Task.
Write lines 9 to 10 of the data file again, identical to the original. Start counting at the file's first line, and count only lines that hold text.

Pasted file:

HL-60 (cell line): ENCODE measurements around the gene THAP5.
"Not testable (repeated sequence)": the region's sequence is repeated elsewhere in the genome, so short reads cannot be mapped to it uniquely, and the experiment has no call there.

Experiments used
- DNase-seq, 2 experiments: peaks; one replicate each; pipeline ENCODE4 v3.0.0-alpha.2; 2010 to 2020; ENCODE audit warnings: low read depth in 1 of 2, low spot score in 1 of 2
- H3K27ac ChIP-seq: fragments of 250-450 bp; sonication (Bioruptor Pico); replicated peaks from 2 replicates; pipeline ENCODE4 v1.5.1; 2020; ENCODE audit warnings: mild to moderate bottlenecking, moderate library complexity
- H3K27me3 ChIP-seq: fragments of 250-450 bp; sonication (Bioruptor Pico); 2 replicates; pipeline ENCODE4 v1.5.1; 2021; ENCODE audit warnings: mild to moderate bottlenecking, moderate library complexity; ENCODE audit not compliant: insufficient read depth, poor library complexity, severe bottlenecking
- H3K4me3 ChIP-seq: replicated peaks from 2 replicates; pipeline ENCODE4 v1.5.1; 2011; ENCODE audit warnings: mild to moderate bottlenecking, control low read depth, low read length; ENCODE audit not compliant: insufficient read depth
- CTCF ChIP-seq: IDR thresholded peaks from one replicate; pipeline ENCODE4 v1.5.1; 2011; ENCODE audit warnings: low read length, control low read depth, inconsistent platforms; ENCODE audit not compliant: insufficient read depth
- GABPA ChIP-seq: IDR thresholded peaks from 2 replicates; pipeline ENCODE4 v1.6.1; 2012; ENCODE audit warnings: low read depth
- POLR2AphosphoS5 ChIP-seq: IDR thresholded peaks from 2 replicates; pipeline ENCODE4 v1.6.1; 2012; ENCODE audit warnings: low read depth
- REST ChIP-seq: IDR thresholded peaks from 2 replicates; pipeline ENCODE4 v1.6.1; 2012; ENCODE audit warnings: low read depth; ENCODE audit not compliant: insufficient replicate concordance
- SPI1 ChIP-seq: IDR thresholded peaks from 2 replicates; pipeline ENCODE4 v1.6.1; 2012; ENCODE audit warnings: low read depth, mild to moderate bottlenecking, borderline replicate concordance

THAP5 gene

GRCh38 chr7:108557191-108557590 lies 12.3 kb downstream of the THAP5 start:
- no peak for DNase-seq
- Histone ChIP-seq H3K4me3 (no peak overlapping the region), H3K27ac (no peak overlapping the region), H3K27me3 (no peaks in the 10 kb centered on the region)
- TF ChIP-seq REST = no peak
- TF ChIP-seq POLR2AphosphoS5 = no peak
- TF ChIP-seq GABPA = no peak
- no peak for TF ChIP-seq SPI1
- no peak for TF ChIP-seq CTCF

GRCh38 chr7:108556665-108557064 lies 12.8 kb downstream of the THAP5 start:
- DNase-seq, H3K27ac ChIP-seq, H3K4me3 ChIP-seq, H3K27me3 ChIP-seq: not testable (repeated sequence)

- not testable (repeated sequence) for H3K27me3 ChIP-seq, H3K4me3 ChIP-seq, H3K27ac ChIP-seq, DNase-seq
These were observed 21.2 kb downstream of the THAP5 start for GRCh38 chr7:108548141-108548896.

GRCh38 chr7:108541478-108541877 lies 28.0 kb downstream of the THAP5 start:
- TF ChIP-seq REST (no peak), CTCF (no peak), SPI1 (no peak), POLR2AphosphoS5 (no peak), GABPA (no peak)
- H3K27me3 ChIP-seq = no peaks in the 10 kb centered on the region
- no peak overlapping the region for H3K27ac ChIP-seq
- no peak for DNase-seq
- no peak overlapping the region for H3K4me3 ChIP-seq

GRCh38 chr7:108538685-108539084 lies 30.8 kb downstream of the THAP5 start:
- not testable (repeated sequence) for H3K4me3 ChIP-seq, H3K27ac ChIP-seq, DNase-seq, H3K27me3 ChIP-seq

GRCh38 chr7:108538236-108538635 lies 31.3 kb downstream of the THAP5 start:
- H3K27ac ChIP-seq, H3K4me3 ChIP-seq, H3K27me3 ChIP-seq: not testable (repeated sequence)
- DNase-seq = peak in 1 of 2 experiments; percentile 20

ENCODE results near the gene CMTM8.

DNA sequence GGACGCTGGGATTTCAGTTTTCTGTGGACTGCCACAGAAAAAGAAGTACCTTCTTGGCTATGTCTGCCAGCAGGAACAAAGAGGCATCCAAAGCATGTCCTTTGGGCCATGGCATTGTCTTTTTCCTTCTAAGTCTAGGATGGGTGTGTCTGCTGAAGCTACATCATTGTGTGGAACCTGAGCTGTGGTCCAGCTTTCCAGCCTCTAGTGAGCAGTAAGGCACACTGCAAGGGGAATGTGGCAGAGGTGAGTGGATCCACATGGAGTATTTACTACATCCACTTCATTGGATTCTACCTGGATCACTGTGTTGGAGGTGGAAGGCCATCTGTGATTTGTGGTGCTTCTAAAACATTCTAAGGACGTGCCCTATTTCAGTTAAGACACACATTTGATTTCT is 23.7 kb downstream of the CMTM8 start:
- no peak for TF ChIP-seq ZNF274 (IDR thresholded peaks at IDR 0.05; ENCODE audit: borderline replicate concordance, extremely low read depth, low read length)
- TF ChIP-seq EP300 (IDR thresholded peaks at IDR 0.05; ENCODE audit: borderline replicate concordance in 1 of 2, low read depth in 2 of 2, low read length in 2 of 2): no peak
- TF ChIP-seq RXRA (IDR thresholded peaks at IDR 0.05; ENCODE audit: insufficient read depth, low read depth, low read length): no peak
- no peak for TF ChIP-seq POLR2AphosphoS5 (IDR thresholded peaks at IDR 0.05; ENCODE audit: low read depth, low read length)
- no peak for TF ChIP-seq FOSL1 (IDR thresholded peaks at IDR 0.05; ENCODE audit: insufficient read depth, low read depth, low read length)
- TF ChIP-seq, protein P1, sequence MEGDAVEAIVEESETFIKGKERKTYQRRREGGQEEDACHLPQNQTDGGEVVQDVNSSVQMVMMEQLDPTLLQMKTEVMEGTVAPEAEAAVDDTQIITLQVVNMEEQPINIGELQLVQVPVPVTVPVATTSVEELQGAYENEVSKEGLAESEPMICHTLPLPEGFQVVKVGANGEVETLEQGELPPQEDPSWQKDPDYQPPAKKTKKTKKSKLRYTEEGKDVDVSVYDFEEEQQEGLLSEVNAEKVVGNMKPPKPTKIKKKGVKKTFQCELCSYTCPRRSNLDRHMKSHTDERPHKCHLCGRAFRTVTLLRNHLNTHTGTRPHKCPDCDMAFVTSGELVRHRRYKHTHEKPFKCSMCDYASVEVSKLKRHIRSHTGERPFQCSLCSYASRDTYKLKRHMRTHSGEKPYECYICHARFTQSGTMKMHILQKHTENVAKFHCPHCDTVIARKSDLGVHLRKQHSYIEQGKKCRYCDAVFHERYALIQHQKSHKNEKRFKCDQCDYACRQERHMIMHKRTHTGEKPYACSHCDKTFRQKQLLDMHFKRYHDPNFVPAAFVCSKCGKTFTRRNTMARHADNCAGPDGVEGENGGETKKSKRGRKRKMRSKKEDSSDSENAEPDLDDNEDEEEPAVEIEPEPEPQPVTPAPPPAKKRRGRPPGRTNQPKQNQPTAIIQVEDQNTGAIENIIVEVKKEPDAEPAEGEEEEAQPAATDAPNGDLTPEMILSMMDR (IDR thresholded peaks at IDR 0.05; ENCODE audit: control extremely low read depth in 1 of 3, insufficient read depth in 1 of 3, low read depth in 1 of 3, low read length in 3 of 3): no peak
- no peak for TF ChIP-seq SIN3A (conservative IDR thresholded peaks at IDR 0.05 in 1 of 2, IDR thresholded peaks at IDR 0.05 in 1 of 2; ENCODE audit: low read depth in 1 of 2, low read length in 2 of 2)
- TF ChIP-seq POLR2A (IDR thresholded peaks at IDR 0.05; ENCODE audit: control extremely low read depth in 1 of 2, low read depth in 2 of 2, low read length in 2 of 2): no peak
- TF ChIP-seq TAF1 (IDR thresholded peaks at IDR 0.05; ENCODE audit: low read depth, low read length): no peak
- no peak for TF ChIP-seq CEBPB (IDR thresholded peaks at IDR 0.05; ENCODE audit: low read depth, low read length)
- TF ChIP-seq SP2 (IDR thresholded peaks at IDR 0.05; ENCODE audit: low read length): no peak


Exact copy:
- GABPA ChIP-seq: IDR thresholded peaks from 2 replicates; pipeline ENCODE4 v1.6.1; 2012; ENCODE audit warnings: low read depth
- POLR2AphosphoS5 ChIP-seq: IDR thresholded peaks from 2 replicates; pipeline ENCODE4 v1.6.1; 2012; ENCODE audit warnings: low read depth